ED-IT also makes the best use of the Model 4 function keys of any editor I have tried:

  • F1 inserts a tab character
  • F2 deletes the character to the right of the cursor
  • F3 toggles insert and overtype mode

Other features

Version 1.1 of ED-IT (released July 22, 1991) added printing support. ED-IT can print the current file with control of margins, headers, and footers. This is useful for printing out program listings.

One nice feature of ED-IT is the ability to insert arbitrary character values into a file by pressing CONTROL+C followed by the decimal value of the character. For example:

CONTROL+C, followed by 1, followed by 9, followed by 1

will insert the character corresponding to decimal 191 into the file.

Another nice feature is the ability to shell to LS‑DOS to run a command. Unlike similar commands in some other programs, ED-IT temporarily saves itself in high memory to allow as much memory for the running program as possible.

As David Goben wrote in his review:

A person may wonder why they should go out and buy another editor when LS‑DOS comes supplied with TED, which at first seems to be an adequate text editor. To understand why, just use ED-IT once, and the next DOS command you will enter will be REMOVE TED/CMD.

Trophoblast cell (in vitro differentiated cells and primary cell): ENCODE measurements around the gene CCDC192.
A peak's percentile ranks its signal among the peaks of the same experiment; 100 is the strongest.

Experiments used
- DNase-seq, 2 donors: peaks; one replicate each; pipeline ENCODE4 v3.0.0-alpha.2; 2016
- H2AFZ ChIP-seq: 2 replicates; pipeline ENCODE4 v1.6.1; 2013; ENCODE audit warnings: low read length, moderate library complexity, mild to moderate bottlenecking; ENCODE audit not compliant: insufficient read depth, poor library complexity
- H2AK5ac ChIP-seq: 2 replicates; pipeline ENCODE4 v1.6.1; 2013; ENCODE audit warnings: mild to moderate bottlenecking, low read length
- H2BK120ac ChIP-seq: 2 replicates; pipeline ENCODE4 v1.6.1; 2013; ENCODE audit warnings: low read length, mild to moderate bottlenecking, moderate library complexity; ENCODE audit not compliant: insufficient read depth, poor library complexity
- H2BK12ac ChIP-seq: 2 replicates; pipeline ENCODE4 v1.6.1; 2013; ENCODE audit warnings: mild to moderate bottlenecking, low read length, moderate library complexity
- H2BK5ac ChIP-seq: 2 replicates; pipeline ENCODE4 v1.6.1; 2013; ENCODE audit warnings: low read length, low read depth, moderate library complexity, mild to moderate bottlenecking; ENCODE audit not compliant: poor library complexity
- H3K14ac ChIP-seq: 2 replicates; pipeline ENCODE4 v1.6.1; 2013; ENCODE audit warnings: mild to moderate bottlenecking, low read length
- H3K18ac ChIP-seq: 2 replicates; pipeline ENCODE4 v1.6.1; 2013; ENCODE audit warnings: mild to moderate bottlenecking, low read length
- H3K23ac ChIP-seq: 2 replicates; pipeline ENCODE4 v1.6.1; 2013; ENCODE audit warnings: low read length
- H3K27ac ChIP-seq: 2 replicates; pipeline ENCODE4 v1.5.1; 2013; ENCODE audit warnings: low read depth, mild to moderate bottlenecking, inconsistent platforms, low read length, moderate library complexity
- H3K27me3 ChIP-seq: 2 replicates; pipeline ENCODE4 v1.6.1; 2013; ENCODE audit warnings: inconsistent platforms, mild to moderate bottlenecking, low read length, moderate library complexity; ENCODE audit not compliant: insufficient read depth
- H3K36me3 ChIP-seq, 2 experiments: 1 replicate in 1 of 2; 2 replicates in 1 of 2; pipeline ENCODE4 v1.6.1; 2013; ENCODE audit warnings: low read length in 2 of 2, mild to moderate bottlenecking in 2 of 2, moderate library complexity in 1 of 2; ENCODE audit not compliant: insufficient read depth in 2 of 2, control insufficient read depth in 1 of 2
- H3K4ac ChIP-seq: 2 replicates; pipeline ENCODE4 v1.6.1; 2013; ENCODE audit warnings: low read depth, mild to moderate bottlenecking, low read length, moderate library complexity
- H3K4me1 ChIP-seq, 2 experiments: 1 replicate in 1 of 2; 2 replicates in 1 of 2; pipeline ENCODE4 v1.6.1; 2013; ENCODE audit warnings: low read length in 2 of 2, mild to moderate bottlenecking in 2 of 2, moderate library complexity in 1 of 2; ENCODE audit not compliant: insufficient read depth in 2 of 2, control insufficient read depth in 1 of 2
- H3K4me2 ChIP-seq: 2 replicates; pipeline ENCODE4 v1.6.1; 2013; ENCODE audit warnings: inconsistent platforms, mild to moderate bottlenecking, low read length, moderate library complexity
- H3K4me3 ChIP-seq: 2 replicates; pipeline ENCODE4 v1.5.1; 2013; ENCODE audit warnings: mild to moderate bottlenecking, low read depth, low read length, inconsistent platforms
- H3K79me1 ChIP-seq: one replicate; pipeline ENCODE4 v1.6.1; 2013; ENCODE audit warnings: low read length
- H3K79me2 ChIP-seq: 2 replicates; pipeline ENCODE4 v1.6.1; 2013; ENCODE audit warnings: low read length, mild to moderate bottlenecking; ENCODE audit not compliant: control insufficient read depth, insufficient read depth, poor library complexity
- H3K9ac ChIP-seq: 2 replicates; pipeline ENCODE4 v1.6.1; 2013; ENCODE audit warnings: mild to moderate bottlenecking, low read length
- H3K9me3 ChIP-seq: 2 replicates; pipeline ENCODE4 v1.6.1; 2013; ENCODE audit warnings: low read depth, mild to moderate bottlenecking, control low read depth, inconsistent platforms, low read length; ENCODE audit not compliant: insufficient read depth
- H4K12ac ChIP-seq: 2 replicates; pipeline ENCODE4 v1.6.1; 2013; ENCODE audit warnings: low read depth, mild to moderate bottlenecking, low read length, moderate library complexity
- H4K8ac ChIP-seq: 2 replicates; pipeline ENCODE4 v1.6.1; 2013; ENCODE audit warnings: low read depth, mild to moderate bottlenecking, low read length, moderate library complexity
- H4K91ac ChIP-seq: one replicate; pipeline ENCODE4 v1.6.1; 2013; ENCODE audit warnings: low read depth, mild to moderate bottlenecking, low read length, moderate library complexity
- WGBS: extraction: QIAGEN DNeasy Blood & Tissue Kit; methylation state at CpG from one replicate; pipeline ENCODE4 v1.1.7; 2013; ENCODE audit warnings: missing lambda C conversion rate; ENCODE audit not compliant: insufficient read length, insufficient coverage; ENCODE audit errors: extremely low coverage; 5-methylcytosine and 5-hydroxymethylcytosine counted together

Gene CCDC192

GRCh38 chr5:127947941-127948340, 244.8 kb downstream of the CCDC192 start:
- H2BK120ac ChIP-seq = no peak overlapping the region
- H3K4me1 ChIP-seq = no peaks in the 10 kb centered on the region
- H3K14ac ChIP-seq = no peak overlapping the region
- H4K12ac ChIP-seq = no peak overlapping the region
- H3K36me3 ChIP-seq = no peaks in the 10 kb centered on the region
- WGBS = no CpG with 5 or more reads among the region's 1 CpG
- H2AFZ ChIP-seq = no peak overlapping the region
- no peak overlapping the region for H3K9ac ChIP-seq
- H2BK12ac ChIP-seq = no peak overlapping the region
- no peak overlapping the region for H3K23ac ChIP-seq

I used (and still use) ED-IT for all of my Model 4 development.

  1. This is especially impressive when you consider that ED-IT runs on a 64K system with the operating system in memory. 
  2. Some might question my impartiality because the author is my brother, but I stand by my assessment. 
  3. This is useful because most Model 4 assemblers, such as MRAS, require instructions to be uppercased. You can program in lowercase and let ED-IT uppercase everything except comments and quoted strings. 
Categories: Software


Jack Baker says:

I remember this program! I used it all the time when I was doing a lot of work on the Model 4 during the early 90s. The best thing about it was that it was fast and the text buffer was huge (at least by the standards of the time). Thanks for bringing back all these old memories. When I read your site I remember how much fun I had learning and doing back then. I wish Windows were half as much fun today!

Earl says:

Sometimes when people hear that I still have a real TRS‑80 they ask me “Do you ever use it?” Yes I still use it, not as my main machine anymore, but on a regular basis. I bought ED-IT back when it came out and have used it ever since. I actually used it yesterday when I was editing some Mod 4 files in your emulator, and I use it on my “real” machine (128K with 2 360K drives) too. It does the job and doesn’t get in my way doing it. I wish there was a Windows version of it (I’d use it).

Sean B. says:

My 3 favorite Model 4 programs were PRO-WAM, LeScript, and ED-IT. I felt like I was using a really powerful PC with these 3 tools (and others too) installed. They didn’t crash all the time, they did what they were supposed to do, and they didn’t need to be updated once a day to patch security holes. Sometimes I look at the system I’m using in 2016 and I wonder how far we’ve actually come.